I like to sometimes think fun thoughts… like The Buddha has unfolded the Universe so that he is poking my chest via my glands via the disease.  A direct connection to me over thousands of years… Like a ‘butterfly effect’, the buddha knew what the Universe was doing and he poked the air 2500 years ago or so and he knew it would help more unfolding… and it is like a knocking from him on my chest. So, I try to take the pain as a pleasure, in a way, a teaching tool, a motivational prod! This is a fun thought, my heart-mind likes it too, and it helps me remember the Universe has got my back, is on my side, even if how I got to that conclusion is maybe flawed, yet fun.


22 thoughts on “Living with Disease and Living with Zen

  1. Pingback: Living with Disease and Living with Zen | Shobogenzo Zen Center

  2. Hello, and I understand what living with a chronic illness can mean…. and when there are no visible symptoms its hard to tell anyone how you are feeling inside when you are so full of pain, as you look normal to everyone..

    I used Qi Gong exercises and self healing to help me overcome my own health problems and now I have regular acupuncture every 3 weeks for the last 3 yrs which have helped enormously my pain levels ..

    Managing ourselves in not over straining muscles is one of the key things which helps..
    I suffer from Fybromyalgia and Myofacial Syndrome .. FMS But through mind over matter and self healing I am 100% better than years ago when I needed a walking stick when out and would be fatigued just walking up the stairs ..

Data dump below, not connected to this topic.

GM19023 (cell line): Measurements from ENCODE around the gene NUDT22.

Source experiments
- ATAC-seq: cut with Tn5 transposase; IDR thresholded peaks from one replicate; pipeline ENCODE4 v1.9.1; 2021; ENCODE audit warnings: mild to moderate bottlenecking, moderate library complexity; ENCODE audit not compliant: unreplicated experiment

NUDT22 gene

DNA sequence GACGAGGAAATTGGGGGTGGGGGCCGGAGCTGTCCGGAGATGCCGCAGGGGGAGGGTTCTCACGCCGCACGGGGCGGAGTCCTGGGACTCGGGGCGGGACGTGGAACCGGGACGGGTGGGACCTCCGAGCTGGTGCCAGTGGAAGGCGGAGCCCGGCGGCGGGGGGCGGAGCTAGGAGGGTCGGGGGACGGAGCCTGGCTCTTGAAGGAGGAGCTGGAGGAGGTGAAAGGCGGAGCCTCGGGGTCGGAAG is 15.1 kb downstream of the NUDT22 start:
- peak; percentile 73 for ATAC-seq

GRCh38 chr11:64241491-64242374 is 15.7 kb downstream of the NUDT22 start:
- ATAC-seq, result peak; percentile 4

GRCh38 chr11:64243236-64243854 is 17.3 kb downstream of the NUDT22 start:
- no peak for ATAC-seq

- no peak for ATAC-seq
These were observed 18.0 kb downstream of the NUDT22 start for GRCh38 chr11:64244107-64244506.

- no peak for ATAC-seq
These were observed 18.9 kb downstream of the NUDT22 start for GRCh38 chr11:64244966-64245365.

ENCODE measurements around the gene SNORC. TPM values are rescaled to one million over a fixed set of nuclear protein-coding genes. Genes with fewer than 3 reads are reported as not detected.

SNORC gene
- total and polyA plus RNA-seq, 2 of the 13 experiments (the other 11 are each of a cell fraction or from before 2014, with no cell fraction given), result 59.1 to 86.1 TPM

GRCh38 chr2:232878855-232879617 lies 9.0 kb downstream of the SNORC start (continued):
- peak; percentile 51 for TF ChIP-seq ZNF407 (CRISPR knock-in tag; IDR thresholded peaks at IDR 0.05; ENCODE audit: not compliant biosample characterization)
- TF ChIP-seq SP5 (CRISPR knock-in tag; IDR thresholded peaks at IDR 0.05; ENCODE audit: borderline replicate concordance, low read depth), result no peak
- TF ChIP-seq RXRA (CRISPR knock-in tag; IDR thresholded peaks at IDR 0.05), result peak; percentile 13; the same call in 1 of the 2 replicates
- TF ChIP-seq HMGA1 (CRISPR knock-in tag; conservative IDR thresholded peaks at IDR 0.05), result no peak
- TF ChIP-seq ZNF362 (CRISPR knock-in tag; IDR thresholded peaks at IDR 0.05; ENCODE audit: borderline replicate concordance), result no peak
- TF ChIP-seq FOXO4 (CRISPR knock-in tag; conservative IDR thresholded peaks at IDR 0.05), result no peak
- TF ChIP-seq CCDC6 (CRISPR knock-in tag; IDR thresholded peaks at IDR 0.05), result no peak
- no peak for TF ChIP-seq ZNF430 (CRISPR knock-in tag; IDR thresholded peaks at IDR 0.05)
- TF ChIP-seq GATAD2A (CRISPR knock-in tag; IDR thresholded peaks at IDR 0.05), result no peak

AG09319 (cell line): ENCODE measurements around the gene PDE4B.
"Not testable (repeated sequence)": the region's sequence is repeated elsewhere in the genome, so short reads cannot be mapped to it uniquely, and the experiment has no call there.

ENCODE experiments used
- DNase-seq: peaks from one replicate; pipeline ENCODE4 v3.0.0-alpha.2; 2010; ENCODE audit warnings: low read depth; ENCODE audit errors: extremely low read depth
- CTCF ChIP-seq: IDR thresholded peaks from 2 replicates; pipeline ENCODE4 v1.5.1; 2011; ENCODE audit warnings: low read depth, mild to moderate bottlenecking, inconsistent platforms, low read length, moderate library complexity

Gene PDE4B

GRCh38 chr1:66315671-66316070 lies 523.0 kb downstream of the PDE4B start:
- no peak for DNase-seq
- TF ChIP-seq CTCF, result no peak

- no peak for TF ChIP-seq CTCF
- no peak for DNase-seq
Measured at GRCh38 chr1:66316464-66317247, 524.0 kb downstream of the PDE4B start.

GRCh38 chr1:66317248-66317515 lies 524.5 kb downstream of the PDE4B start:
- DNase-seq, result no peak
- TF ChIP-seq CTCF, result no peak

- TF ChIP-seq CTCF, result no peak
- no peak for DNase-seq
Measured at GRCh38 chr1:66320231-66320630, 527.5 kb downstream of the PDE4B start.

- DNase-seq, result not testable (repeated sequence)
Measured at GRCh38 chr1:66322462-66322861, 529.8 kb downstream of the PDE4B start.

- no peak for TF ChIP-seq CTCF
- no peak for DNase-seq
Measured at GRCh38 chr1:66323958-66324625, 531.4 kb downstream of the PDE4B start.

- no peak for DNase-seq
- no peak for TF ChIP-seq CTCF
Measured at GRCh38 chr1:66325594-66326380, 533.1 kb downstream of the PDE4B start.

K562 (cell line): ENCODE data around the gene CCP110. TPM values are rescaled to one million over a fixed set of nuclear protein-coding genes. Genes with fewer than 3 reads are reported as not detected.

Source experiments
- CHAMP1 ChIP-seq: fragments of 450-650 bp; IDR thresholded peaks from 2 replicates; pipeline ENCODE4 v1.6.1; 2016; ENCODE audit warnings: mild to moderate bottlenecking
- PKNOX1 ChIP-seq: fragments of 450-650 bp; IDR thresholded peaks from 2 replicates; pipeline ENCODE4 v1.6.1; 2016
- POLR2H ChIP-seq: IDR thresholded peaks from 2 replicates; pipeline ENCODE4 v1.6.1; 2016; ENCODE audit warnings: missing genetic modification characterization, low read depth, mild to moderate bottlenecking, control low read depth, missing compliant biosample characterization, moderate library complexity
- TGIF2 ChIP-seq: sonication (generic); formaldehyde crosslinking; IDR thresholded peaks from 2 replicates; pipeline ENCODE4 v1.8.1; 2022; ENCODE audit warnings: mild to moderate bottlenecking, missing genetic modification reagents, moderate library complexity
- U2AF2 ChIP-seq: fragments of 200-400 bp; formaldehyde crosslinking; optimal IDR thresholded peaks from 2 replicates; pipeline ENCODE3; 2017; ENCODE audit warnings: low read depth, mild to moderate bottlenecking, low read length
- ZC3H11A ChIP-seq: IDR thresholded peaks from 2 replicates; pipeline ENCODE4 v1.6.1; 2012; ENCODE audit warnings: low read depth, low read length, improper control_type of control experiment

Now I go regular walks and my all time best walk in one was 8 miles.. ..

    Yes I still get pain, but I have learnt how to manage my life….
    The Universe is always on our side,, We are part of it.. We just need to learn again how to work in balance within it..

    loved reading this post and thank you for subscribing to Dreamwalker’s Sanctuary..
    Blessings Sue Dreamwalker


  3. Very insightful and inspiring. Your post reminds me that anything that happens to us – anything we experience or struggle with – can serve as a vehicle that takes us to a deeper encounter with life, with who we are, with those places where we are still clinging.


  4. a stunning and beautiful post … i love your thoughts on Buddhism and illness, the trials and tribulations, the trips of our minds down the paths we play on. thanks for visiting me today so i could find your blog! and take care, i know exactly how you feel… illness is the greatest of teachers.


  5. Pingback: Very Inspiring Blogger Award « A Western Buddhist's Travels